“She was able to keep that together, give our party really a new tone,” said Sen. Batters. “She just always has the perfect tone. She says the right things at the right times and that’s because it comes from the heart. That’s what she really believes. She’s a partisan but she can do it with a smile.”
Former Conservative Senator Marjory LeBreton was also at Ms. Ambrose’s speech, as was Kory Teneycke, former director of communications to prime minister Stephen Harper, who said he thinks that all current Conservative leadership candidates would agree with Ms. Ambrose’s vision of the direction the party should take.
“I think all of the leadership candidates would agree with the sentiments she expressed, but I guess we’ll see in the next two weeks,” he said.
Conservatives are set to elect their new permanent leader on Saturday, May 27 in Toronto.
In a Facebook post on Tuesday, former prime minister Stephen Harper said Ms. Ambrose’s leadership of the party “set a high bar for those who will follow.”
In the 2016 interview with P&I, Ms. Ambrose said she found it fitting to exit her political career as the opposition since that’s where she started back in 2004. “I just wanted to work hard, do policy, be a team player. And I have done all of those things and it has led to leadership,” she said. “I am privileged to have been elected to this position. It’s very cool.”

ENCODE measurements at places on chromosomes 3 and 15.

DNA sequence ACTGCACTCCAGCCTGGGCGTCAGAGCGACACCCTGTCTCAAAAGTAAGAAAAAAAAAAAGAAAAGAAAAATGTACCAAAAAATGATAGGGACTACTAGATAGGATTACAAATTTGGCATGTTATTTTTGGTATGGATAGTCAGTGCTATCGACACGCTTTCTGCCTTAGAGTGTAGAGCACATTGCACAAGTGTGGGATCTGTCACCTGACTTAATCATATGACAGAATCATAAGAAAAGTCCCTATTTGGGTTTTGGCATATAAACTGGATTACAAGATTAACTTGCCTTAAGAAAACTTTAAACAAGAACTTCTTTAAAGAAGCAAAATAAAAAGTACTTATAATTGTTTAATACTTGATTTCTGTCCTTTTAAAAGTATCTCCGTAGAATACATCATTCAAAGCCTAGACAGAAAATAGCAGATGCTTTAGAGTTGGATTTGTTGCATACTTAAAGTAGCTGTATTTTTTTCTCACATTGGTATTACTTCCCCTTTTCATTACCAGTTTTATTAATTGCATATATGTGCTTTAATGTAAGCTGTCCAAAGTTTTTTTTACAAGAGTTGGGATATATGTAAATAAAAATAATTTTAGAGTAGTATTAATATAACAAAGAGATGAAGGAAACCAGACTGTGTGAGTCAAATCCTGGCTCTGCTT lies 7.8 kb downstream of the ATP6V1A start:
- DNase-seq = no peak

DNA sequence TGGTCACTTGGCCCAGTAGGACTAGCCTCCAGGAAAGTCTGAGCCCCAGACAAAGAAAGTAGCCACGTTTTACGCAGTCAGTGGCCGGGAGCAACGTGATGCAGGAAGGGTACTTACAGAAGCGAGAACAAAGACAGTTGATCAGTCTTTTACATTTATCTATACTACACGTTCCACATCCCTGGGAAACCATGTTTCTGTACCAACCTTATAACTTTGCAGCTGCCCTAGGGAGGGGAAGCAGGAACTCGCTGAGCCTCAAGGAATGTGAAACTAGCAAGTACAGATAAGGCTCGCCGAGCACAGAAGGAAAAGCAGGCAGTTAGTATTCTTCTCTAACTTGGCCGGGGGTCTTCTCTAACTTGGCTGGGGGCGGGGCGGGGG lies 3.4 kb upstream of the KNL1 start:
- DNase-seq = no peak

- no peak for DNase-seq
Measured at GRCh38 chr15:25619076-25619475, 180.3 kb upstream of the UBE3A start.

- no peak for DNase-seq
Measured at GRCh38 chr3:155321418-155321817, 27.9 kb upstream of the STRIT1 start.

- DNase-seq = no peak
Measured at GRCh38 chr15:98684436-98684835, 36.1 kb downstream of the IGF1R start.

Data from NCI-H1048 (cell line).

On Tuesday afternoon, Ms. Ambrose was celebrated by her colleagues in the House, and her her parents and two brothers were in the viewing gallery above the Commons to watch.
Mr. Trudeau, outgoing NDP leader Tom Mulcair (Outremont, Que.), a representative from the Bloc Québécois, and Green Party leader Elizabeth May (Saanich-Gulf Islands, B.C.) all gave tributes to Ms. Ambrose, speaking about her contributions to the Commons, her humility, and her strong performance as official opposition leader.
Ms. Bergen, as Conservative House leader was the first to give remarks, saying that Ms. Ambrose “gave everything to the role.” Throughout the kind words spoken from all sides of the aisle, the Conservative caucus rose to their feet a number of times.
During his remarks, Mr. Trudeau said Ms. Ambrose confidently owned the job of official opposition leader and that her work as a Parliamentarian will stand the test of time.
Ms. Ambrose then addressed the Commons, saying it has been the privilege of a lifetime to be interim leader while thanking many people, and ended her remarks with the reminder that she intends to continue her role as MP until the House rises for the summer.